Four Extension-Planning Necessities You Need to Consider Before Building Work Gets Underway

There are many reasons why we choose to extend our homes. Perhaps you’re short on space to accommodate a growing family, maybe you have one eye on selling your home in the future and wish to maximise your investment profit or are tired of having to queue for the bathroom every morning. It’s fair to say that the motives for extending your home are personal and subjective.

Ground floor extensions are particularly popular with homeowners across the UK. The most common reasons for extending the ground floor of homes include a lack of light, to make the interior of homes more open or changing the layout by creating an inviting and expansive living area.

But, before you call in an architect and the builders, is there something that you’ll need to check? Yes, there is – planning permission. Not all extensions require planning permission, but for the ones that do, here are five extension planning necessities that you need to consider before building work gets underway.

The Reasons for the Extension

Before you start contacting local architects and builders, collating quotations, it’s paramount that you know what it is you want the extension to achieve. Do you want to add additional living space? Create a room to enjoy the south-facing sun, perhaps you want to convert and expand on a sparsely-used space in the home and create additional storage space. Knowing the reasons for the extension will save you much time.

When speaking to an architect, it’s paramount that you clearly explain the reasons behind any proposed extension. This allows them to come up with a solution that’s perfectly tailored to your needs. In some cases, compromises may have to be made, but taking this transparent and clearly-defined approach makes the design process a whole lot easier.

Why not try to list your priorities in order and see what can be reasonably achieved or what type of extension would prove wholly unsuitable.

Know Your Options

It’s important that you balance your budget with your expectations. A good architect can help you to get creative with your extension aspirations, whether they’re applicable to new house builds or traditional properties.

Should you have a limited budget, comprehensive planning and shrewd decision-making will be essential to the process. A good architect will be able to listen to your extension aspirations and help you to understand the options available to you.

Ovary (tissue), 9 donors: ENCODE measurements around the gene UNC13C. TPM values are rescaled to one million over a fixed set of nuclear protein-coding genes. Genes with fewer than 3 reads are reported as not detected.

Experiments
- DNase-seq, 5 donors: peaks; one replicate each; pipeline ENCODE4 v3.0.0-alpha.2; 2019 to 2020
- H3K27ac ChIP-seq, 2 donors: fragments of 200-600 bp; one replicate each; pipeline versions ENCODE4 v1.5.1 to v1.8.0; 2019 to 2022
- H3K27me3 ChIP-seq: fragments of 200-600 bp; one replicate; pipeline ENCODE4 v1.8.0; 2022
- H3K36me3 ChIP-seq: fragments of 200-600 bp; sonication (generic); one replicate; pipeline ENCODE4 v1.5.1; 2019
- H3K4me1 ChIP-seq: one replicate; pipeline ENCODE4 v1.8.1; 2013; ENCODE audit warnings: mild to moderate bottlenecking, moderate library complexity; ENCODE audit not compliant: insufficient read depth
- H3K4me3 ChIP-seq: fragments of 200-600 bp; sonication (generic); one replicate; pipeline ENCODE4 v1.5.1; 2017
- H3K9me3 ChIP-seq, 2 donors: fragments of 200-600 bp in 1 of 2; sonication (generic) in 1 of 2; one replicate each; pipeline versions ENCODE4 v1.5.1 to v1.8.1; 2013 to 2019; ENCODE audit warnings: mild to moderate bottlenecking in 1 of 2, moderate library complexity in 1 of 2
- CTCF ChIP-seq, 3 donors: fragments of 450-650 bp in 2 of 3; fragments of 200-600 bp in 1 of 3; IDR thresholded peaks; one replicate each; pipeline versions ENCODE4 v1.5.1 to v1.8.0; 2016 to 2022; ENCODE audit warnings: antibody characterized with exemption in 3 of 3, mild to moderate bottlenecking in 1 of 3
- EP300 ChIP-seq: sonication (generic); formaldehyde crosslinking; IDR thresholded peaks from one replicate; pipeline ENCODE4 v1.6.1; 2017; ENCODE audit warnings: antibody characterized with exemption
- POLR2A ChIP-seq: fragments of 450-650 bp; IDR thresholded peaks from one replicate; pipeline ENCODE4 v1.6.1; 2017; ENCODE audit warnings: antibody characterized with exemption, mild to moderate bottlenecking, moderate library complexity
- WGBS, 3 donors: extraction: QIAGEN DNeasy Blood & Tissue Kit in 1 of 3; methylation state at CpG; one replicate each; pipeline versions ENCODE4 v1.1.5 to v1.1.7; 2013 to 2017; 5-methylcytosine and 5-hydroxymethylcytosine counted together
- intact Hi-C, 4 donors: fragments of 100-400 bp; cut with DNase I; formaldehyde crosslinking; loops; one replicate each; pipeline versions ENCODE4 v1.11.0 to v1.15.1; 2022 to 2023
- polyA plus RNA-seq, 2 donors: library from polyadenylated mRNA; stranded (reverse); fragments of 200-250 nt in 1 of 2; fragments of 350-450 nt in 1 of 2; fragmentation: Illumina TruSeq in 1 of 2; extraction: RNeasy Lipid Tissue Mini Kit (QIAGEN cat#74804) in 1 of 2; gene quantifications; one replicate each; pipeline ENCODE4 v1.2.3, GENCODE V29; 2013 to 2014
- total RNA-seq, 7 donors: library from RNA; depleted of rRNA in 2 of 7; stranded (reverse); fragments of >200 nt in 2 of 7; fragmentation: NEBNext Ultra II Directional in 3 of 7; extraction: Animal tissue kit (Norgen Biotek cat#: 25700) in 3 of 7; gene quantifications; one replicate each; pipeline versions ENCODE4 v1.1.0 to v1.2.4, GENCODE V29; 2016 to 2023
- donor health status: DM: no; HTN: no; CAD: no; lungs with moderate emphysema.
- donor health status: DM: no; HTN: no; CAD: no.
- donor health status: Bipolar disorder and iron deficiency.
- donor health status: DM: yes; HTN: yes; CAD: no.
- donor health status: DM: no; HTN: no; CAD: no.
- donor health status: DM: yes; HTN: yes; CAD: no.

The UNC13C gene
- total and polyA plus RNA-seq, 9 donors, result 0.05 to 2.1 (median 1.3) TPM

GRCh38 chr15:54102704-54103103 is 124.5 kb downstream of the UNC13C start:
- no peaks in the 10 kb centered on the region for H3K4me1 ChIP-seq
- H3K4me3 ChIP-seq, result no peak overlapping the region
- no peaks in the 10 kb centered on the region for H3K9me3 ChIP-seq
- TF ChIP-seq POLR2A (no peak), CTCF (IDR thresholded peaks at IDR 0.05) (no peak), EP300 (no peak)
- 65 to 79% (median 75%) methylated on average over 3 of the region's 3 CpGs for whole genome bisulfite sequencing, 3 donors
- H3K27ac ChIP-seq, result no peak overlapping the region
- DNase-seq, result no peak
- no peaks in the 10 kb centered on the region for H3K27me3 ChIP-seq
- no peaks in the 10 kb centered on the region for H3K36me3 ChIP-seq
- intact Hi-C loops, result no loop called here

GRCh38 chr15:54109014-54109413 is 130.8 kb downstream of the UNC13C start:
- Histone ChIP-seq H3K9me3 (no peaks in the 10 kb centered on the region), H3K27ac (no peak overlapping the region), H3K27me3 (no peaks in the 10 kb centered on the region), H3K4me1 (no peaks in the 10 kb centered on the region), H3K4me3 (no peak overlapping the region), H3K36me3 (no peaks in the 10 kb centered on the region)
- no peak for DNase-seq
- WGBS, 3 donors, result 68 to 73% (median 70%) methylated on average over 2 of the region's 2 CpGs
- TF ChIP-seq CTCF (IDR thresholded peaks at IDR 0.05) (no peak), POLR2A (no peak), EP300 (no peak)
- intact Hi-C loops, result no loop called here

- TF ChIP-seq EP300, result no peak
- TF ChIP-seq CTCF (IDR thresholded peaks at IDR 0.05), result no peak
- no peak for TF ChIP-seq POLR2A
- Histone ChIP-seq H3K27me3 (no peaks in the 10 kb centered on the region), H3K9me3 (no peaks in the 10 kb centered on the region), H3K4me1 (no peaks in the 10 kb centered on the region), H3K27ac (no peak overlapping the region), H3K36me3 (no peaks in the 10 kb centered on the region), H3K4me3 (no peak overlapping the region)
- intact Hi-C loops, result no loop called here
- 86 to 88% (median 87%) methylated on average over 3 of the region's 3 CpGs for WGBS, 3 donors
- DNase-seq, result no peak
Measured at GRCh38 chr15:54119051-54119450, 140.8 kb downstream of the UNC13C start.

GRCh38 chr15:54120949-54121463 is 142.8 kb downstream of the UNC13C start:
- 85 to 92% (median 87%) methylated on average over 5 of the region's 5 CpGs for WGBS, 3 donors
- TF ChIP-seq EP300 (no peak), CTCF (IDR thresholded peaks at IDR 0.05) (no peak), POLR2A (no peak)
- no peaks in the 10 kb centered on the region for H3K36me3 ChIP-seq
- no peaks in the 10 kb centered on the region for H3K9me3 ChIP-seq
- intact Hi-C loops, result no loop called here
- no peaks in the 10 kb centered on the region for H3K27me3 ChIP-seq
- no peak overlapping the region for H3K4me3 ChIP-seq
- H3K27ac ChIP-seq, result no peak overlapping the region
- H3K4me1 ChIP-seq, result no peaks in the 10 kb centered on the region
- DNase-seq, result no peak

This is where your options come in. Unless you have an expansive space and unlimited budget, extension planning will be dominated by compromise. Knowing your options and clearly communicating these to architects will give you more flexibility – and maybe allow you to find a better design than you were originally thinking.


Now, let’s get down to the nitty-gritty. Regardless of the nature of your home extension, having a set budget in mind is part of sound planning. Most of us don’t have unlimited funds to extend our homes, so knowing what your budget will stretch to is essential to the planning process.

It’s a good idea to give yourself a small amount of budget flexibility. Depending on the nature of the work undertaken, you may find that an extension amounts to more than you anticipated when builders, labour and the cost of hiring an architect are all totted up.

By not agreeing to the maximum cost your budget will stretch to and give yourself a little financial wiggle room, you can achieve peace of mind that should any unforeseen costs arise, you have the money to cover them.

Make Sure that You Have Every Decision in Writing

The last reason is less of a consideration and more of sound practice to cover yourself should any traditional or new house builds extensions go awry – have every decision in writing. The benefits of having a clearly-defined agreement in writing prior to any work being undertaken cannot be overstated.

For example, you may have decided that one version of a kitchen extension, for example, favours your home or another, yet a hiccup has happened as a version of the kitchen you discarded has been built.

How are you to argue that this is not the version of the kitchen you wanted? Without anything in writing, you don’t have any evidence to back-up your argument. Before any building work commences, make sure that you have precisely the design you want in writing. Trust us, this is vital to the process.

So, there you have it, four extension planning necessities you need to consider prior to your extension work commencing. If you’d like to learn more about how to prepare and plan for an extension, contact Brightman Clarke Architects today, we’d be happy to provide you with sound advice.